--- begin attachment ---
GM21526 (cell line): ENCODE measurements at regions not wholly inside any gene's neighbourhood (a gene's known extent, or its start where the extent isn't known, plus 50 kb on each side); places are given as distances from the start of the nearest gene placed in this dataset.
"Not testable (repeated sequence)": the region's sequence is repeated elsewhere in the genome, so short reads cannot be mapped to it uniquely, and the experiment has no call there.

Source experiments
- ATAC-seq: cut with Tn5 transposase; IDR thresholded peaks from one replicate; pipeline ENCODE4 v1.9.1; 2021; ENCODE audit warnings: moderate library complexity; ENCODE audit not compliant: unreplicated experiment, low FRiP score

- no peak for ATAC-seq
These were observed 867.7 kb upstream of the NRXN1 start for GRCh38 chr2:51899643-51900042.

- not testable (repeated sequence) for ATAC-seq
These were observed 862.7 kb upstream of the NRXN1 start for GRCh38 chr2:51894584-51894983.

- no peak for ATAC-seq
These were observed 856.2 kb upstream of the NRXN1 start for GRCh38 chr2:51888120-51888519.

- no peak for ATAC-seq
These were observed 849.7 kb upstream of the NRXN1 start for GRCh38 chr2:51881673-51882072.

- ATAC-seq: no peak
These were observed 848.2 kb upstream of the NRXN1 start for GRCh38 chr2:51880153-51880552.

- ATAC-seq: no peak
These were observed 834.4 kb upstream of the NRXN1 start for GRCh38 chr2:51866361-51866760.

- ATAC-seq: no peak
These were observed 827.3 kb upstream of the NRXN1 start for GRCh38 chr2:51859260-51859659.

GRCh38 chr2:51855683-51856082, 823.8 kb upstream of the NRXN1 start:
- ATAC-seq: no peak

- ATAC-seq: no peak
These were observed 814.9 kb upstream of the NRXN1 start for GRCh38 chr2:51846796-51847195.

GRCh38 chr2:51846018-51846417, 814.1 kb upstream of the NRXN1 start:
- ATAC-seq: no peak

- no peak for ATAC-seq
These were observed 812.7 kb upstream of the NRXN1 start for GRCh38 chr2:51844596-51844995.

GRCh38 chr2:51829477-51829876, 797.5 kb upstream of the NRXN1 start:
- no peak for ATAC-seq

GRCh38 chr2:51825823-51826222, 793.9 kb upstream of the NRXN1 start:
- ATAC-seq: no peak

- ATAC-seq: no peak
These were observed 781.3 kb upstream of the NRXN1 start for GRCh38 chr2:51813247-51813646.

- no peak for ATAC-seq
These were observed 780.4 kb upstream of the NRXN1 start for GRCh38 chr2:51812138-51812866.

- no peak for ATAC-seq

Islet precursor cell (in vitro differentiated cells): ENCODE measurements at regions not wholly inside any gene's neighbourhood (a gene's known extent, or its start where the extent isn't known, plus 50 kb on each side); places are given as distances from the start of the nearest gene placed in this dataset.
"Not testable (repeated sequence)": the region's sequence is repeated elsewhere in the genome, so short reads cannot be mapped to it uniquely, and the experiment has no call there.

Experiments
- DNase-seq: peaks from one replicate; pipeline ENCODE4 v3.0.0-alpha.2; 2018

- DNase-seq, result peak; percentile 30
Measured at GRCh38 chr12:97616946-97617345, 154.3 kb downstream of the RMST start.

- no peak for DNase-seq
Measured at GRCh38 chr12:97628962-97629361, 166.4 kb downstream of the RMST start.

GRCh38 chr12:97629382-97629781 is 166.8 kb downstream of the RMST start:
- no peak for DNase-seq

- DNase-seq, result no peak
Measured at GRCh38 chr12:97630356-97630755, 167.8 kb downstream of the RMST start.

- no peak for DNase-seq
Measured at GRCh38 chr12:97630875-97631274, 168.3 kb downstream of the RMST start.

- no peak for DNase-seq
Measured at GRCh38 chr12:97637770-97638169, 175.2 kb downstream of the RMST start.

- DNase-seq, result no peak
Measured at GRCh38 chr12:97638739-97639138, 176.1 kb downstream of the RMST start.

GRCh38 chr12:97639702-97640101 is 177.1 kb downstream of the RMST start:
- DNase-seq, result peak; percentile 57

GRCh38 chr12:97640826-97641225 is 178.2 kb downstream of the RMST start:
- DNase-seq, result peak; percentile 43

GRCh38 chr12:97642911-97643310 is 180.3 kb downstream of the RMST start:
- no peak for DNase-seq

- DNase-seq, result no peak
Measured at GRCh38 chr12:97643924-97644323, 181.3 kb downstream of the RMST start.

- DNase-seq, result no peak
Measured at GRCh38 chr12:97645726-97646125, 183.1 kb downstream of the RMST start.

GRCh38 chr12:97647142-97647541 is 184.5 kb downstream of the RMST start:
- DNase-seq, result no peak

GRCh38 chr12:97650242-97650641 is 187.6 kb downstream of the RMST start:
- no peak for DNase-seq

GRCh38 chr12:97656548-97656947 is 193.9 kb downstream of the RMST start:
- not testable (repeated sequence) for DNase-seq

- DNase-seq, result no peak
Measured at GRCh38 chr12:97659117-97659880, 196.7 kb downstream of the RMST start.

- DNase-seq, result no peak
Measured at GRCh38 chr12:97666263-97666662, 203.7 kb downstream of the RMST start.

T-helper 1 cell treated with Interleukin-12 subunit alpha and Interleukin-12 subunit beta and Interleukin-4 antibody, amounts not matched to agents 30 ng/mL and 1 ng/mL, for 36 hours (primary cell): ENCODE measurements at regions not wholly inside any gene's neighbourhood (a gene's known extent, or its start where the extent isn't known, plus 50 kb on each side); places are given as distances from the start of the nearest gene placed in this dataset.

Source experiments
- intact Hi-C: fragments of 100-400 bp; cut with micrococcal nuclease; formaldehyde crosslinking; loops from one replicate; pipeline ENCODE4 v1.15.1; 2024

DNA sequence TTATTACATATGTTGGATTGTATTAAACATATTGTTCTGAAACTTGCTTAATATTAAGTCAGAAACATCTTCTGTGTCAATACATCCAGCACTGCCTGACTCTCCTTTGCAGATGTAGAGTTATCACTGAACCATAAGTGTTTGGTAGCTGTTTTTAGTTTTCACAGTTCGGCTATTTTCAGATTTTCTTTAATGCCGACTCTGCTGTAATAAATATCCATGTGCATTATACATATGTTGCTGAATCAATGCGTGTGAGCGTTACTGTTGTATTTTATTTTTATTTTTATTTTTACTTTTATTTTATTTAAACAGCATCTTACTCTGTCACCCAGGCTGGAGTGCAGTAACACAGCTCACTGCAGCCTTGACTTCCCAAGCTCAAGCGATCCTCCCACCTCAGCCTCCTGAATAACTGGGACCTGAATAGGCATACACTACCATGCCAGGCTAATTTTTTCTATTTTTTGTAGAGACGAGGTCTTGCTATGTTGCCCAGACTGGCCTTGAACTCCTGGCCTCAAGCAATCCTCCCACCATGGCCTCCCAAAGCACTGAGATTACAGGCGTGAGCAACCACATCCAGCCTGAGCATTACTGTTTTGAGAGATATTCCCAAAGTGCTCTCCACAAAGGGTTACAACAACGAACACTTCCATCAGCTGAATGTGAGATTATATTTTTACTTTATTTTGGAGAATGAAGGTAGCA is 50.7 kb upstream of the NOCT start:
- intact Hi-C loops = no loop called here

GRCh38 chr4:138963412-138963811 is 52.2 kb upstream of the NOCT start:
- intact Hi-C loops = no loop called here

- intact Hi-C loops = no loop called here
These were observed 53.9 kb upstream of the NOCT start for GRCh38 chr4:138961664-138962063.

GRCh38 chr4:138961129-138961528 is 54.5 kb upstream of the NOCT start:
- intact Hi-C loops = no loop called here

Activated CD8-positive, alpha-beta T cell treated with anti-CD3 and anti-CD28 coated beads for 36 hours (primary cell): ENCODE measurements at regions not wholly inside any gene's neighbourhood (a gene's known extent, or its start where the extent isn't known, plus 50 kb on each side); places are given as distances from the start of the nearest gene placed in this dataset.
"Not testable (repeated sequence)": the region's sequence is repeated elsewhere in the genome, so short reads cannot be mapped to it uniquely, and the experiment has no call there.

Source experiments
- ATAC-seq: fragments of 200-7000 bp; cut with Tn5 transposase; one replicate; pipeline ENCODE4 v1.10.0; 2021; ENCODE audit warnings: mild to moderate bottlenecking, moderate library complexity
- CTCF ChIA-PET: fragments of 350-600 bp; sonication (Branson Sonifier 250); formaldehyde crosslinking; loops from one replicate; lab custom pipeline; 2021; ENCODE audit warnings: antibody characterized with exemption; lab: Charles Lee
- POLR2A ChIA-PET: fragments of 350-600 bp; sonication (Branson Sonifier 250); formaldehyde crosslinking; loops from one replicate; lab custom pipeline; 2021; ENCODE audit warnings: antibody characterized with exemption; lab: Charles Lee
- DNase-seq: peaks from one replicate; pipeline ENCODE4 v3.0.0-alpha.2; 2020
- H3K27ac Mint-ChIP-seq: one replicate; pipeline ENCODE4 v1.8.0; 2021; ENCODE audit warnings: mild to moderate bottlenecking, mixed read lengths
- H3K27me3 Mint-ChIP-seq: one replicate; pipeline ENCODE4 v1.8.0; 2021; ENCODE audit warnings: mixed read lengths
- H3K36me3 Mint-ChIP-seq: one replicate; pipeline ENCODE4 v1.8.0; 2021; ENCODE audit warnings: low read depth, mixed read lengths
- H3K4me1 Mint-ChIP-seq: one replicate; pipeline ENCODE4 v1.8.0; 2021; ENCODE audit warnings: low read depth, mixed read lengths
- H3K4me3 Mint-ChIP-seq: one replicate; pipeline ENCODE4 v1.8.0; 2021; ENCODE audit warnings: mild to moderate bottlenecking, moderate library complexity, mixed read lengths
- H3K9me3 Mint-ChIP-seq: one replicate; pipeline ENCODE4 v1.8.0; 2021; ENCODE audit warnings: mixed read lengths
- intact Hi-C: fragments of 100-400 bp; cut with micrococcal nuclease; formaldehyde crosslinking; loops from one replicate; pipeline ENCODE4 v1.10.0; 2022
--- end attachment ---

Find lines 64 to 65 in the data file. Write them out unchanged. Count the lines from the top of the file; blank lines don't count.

GRCh38 chr12:97647142-97647541 is 184.5 kb downstream of the RMST start:
- DNase-seq, result no peak